It really is quite amazing how seemingly effortlessly, yet through great effort, the NFL has managed to expand their enterprise into not just a 24 fours a day, seven days a week news cycle, but also one that spans 365 days a year.
What I’m really trying to say is that there are at times simply too many things to write about that certain items worth of being passed along slip through the crack. One such item that I would like to comment on comes from late April, during which it was announced that the NFL is going to be teaming up with the CFL to create a joint officiating development program.
The CFL—the Canadian Football League, of course—operates under slightly different rules than does the NFL, but the skills are naturally transferrable, as the game is still largely identical outside of the dimensions of the playing field and a few other minor to moderate details. It’s still blocking and tackling and running and throwing, after all.
As the official release through NFL Communications reads, in part, “beginning this season, a group of NFL officials will have the opportunity to work as part of CFL crews during preseason and regular-season games in June and July”.
There has perhaps never been a time in which the manner of officiating in football has never been under intense scrutiny, but the level of dissatisfaction from the general public with regard to the quality of officiating is surely about as low as it has ever been, and much of that blame has been placed on the league itself.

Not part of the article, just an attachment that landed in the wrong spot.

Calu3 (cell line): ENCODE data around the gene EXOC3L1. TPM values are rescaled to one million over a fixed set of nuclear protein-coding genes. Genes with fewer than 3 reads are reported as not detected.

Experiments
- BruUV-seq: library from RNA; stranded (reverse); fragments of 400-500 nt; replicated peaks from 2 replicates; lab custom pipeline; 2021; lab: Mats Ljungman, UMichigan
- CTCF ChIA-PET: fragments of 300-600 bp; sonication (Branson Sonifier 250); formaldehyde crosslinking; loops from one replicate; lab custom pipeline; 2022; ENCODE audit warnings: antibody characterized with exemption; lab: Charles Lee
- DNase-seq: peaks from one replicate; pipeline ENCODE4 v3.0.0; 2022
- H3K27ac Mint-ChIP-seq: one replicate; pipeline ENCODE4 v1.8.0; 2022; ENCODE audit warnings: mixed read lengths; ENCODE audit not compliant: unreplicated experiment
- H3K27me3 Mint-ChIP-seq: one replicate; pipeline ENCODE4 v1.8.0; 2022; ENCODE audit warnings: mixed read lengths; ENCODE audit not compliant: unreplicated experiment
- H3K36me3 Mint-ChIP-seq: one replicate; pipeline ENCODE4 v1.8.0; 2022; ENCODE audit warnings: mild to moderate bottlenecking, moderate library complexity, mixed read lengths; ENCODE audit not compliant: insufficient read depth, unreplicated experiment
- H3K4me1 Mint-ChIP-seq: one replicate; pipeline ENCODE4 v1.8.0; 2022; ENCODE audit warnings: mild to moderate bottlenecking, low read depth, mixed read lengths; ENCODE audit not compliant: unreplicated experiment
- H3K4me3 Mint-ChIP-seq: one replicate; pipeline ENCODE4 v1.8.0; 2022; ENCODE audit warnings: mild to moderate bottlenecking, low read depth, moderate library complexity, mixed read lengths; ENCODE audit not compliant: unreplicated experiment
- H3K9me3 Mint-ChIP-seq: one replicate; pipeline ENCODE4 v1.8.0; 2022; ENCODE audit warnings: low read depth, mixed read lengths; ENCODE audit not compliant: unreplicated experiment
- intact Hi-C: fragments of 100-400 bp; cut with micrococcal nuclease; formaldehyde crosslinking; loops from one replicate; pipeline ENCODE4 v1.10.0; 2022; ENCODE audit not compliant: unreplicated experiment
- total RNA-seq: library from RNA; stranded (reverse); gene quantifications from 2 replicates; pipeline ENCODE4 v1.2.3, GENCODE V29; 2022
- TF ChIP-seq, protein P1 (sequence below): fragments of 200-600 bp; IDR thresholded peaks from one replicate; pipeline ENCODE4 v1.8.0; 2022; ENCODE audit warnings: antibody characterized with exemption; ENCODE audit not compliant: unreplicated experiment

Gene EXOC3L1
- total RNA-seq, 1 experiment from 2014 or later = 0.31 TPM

NFL officials are not, so to speak, full-time employees of the league, but are seasonal workers, I suppose in the manner in which players used to be. Many, perhaps the majority of officials, work other jobs during the year as players once did before the minimum salary became hundreds of thousands of dollars.
Given the limited basis of their employment, there has no doubt been a limitation on the extent to which officials can master their professions not just in the classroom, but also on the football field, with the necessity of making split-second decisions that can be critical in a game.
A join cooperation between NFL and CFL officials—CFL officials will be eligible to enter the NFL’s Officiating Development Program—can only be seen as a positive, a step in the right direction that further immerses the officials in their work, although I believe a push is still in order to create full-time officiating positions that are year-round. The league can certainly afford it, after all.
As the statement reads, “this historic partnership gives officials in both leagues an opportunity to hone their craft and get better through shared development activities and more snaps at the pro level”. Indeed, one beneficial aspect that this provides that even full-time officiating cannot is more in-game experience by working additional games north of the border.